Emboldened by successfully restricting access to plastic straws, California's busybody legislators are now mulling a crackdown on another ubiquitous feature of our consumer society: the paper receipt.
On Monday, Assemblyman Phil Ting (D–San Francisco) introduced a bill that would require businesses to provide their customers with an electronic receipt unless they specifically requested a paper one, in an effort to both cut down on waste and protect human health from the deadly chemicals found on paper receipts.
"It's common sense legislation. We think it's minimal cost, and we think it's really putting the power back in the consumers," said Ting at a press conference, standing next to an expressionless aide wearing a giant paper receipt costume on which were written fun facts about the bill.
Ting's bill is modelled explicitly on the state's recently passed straw-on-request bill, down to the penalties.
Any default provision of a physical receipt would expose the paper proof-of-purchase providing proprietor to daily fines of $25, capped at $300 per year—a carbon copy of the fines restaurateurs face for handing out unsolicited plastic straws.
The similarities between the two policies do not end there.
Straw bans got their start with a number of well-marketed advocacy campaigns from environmental nonprofits with catchy, alliterative names like 'Strawless in Seattle' or 'Skip the Straw.'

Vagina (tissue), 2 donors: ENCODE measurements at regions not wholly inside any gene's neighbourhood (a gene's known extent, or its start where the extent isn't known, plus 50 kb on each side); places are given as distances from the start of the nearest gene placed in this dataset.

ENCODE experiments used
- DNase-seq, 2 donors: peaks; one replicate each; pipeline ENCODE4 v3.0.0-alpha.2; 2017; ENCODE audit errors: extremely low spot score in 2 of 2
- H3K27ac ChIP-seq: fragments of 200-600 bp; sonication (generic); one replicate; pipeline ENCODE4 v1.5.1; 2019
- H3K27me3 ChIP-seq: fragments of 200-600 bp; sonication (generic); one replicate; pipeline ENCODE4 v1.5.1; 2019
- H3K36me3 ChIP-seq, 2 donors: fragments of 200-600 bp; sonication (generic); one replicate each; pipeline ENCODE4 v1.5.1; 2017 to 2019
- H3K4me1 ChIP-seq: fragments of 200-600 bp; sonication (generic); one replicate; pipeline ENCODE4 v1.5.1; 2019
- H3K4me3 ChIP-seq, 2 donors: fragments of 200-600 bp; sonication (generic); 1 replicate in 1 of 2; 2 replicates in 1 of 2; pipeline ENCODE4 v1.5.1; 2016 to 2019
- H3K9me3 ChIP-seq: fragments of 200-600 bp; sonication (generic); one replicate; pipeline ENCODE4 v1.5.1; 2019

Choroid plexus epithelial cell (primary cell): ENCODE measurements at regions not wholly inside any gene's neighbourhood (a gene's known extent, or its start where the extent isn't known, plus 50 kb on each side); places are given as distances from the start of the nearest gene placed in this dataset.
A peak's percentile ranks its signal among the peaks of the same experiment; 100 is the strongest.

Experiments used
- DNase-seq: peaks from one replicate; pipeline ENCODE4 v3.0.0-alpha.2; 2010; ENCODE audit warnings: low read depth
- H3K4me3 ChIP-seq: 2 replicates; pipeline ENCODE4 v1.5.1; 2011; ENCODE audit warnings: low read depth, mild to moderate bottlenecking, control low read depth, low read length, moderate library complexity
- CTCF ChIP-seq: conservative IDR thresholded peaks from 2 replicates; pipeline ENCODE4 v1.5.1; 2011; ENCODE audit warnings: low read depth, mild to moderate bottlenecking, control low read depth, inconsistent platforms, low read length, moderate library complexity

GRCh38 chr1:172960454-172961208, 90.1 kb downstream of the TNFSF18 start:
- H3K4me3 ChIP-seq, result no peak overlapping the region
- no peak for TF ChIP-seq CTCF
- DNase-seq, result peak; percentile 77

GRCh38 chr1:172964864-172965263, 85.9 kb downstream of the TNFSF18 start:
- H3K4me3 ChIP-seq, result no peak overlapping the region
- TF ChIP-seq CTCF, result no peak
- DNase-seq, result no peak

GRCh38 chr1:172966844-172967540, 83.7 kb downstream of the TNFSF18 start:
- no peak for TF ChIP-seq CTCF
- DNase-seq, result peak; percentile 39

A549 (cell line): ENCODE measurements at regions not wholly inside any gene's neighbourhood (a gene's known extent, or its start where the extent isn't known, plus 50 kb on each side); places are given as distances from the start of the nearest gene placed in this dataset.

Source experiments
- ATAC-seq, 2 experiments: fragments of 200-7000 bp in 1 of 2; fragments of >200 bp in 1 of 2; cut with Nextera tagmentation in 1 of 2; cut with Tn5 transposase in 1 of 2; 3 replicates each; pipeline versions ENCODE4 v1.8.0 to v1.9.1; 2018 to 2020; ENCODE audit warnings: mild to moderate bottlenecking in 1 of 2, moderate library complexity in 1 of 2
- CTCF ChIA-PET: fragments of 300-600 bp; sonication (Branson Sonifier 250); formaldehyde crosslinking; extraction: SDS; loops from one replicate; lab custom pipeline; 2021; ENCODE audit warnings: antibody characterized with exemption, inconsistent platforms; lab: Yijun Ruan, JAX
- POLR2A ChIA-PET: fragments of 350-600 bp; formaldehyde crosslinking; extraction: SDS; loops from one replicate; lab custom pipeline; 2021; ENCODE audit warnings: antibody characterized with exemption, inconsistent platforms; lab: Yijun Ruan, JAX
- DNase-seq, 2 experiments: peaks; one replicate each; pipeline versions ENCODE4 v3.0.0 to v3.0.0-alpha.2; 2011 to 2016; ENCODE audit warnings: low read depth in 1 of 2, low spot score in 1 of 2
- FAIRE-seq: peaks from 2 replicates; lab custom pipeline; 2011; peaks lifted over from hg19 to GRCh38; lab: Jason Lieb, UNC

Ting's bill likewise draws both its inspiration and most of its facts and figures from nonprofit Green America's Skip the Slip campaign—which does its best to hype the environmental impact and health risks of paper receipts.
According to a May 2018 report from Green America, America's yearly receipt usage costs us 10 million trees and another 21 billion gallons of water. The group also warns that some 93 percent of receipts come coated in Bisphenol-S (BPS) or Bisphenol-A (BPA), everyone's favorite chemicals to hate.
On closer inspection, neither of these data points seem like much to worry about.
The average American uses about 80 to 100 gallons of water a day, which works out to be about 10 to 12 trillion gallons a year for the whole country. About 15 billion trees are estimated to be felled each year globally. Paper receipts are a rounding error.
Reason's Ron Bailey has likewise cataloged how health concerns over BPA—often found in products like water bottles and plastic utensils—are largely unfounded. Green America's report gives few reasons for why BPA on receipts—a product that is not touching the food you eat or the water you drink—would be a concern.
It was the same story with plastic straws, which—despite all the fuss—make up minuscule percentages of beach litter and marine plastic debris.
Passing some sort of receipt-on-request law will not do much to improve the health of California's environment or its residents. If anything, it will ensure that more of them are coaxed into giving over their data for an electronic receipt, which will almost certainly increase digital litter in their inboxes.
It is true that receipts, unlike straws, are becoming less relevant as more and more purchases are digitized. Nevertheless, it should be up to businesses and consumers to figure out how they want to record their purchases.